AmistadHD Closed Captioning
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This Steven Spielberg-directed exploration into a long-ago episode in African-American history recounts the trial that followed the 1839 rebellion aboard the Spanish slave ship Amistad and captures the complex political maneuverings set in motion by the event. Filmed in New England and Puerto Rico, the 152-minute drama opens with a pre-credit sequence showing Cinque (Djimon Hounsou) and the other Africans in a violent takeover of the Amistad. Captured, they are imprisoned in New England where former slave Theodore Joadson (Morgan Freeman), viewing the rebels as "freedom fighters," approaches property lawyer Baldwin (Matthew McConaughey), who attempts to prove the Africans were "stolen goods" because they were kidnapped. Running for re-election, President Martin Van Buren (Nigel Hawthorne) overturns the lower court's decision in favor of the Africans. Former President John Quincy Adams (Anthony Hopkins) is reluctant to become involved, but when the case moves on to the Supreme Court, Adams stirs emotions with a powerful defense. The storyline occasionally cuts away to Spain where the young Queen Isabella (Anna Paquin) plays with dolls; she later debated the Amistad case with seven U.S. presidents. The character portrayed by Morgan Freeman is a fictional composite of several historical figures. For authentic speech, the Africans speak the Mende language, subtitled during some scenes but not others.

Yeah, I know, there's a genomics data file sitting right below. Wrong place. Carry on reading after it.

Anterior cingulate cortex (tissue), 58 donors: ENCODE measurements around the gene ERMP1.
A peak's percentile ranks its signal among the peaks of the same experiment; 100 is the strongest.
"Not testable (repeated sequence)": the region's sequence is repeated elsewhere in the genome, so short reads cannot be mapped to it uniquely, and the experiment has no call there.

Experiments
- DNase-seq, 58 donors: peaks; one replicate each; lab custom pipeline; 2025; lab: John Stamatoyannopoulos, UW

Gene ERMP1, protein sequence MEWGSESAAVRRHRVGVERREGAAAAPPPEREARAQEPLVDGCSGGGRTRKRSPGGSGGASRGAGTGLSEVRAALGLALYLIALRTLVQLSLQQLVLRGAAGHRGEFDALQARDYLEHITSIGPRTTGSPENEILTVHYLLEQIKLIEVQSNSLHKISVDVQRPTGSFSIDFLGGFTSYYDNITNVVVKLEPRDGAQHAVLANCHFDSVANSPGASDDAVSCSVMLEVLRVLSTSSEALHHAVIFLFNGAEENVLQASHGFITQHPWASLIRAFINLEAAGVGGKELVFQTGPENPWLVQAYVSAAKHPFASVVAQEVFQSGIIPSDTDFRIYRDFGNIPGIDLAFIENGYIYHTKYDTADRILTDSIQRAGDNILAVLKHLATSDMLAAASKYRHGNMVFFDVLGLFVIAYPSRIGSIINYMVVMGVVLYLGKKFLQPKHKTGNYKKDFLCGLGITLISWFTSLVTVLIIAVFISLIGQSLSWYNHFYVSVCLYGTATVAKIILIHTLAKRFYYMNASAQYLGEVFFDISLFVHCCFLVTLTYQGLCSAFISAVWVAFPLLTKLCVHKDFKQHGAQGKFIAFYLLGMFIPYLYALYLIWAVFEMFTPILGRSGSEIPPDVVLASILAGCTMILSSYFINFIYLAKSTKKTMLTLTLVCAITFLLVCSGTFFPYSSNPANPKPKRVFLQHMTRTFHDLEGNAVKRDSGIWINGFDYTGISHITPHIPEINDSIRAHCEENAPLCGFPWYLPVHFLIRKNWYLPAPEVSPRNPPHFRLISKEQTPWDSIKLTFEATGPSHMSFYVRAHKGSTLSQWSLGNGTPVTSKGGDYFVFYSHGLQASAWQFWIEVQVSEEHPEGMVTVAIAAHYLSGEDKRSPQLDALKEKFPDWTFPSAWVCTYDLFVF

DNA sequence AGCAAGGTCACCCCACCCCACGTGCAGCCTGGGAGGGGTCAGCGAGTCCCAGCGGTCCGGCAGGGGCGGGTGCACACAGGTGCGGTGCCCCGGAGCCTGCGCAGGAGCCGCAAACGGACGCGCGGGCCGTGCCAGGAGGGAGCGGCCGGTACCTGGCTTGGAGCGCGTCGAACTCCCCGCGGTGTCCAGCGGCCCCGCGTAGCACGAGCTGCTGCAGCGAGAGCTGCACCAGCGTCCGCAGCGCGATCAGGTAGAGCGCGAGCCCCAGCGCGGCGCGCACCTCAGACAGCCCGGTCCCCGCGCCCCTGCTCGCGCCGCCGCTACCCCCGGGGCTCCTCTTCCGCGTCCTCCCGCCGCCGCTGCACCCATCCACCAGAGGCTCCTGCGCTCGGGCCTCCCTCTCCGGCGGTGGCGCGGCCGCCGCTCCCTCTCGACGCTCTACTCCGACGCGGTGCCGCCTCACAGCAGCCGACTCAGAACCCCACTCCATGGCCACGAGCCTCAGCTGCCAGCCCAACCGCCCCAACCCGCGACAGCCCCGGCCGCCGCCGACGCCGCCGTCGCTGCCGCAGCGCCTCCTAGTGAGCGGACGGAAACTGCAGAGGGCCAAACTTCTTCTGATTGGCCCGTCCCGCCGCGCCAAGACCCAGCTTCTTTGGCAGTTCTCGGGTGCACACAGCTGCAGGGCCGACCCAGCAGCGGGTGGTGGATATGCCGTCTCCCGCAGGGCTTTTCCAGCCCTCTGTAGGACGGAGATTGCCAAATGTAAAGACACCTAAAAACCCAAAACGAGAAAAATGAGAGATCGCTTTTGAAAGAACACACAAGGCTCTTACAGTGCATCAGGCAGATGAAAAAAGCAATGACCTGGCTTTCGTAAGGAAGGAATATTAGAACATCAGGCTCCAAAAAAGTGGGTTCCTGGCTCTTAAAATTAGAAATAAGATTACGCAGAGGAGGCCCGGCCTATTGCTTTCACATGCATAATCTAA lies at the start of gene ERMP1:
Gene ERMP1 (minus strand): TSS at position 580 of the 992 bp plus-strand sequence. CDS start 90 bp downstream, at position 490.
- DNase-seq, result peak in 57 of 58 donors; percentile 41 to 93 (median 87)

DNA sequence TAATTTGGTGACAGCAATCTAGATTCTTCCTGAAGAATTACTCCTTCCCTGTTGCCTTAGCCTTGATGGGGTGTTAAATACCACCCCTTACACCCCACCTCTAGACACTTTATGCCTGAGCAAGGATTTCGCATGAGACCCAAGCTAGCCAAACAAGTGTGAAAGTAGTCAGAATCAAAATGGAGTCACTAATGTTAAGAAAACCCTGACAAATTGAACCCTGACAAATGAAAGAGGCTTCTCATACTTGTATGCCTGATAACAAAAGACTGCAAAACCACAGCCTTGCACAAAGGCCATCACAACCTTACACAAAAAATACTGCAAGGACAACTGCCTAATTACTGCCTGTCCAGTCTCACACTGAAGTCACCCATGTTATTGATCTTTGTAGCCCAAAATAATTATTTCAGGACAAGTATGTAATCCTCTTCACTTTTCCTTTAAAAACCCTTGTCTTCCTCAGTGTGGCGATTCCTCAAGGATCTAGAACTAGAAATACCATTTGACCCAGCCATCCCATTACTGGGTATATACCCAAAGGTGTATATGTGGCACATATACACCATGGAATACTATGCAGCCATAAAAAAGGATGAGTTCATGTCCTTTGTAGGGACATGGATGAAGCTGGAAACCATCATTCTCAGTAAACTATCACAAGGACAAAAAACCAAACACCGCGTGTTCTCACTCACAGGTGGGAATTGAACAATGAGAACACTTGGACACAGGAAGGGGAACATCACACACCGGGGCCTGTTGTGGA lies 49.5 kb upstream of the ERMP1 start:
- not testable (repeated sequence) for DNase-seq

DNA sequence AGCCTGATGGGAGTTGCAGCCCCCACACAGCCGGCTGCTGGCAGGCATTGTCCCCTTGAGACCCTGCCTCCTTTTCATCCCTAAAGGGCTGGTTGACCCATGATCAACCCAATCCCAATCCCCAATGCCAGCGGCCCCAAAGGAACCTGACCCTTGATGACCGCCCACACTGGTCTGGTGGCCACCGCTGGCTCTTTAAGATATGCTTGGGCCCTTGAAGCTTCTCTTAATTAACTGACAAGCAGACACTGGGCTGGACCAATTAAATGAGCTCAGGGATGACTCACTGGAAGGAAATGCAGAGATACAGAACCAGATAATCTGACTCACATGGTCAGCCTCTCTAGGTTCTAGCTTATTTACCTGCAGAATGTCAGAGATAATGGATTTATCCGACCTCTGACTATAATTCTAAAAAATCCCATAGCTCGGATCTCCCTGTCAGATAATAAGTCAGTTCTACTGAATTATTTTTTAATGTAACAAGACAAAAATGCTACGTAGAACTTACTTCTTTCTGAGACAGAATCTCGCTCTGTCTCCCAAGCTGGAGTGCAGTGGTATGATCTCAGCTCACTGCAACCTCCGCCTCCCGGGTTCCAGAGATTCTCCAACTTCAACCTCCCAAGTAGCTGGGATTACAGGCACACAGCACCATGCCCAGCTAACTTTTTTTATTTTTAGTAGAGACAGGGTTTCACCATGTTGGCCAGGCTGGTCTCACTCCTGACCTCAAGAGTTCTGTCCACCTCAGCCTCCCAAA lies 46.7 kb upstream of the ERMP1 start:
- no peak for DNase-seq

- David Franzoni
Rotten Tomatoes Movie Reviews
- Reviews Counted: 61
- Fresh: 46
- Rotten: 15
- Average Rating: 6.9/10
Top Critics' Reviews
Fresh: The best parts of Amistad are those that simply bring their pride, fear and outrage to life.
Fresh: As Spielberg vehicles go, Amistad -- part mystery, action thriller, courtroom drama, even culture-clash comedy -- lands between the disturbing lyricism of Schindler's List and the storybook artificiality of The Color Purple.
Rotten: Amistad is prestige filmmaking bereft of inspiration -- sometimes even of the nuts and bolts of craft.
Fresh: What is most valuable about Amistad is the way it provides faces and names for its African characters, whom the movies so often make into faceless victims.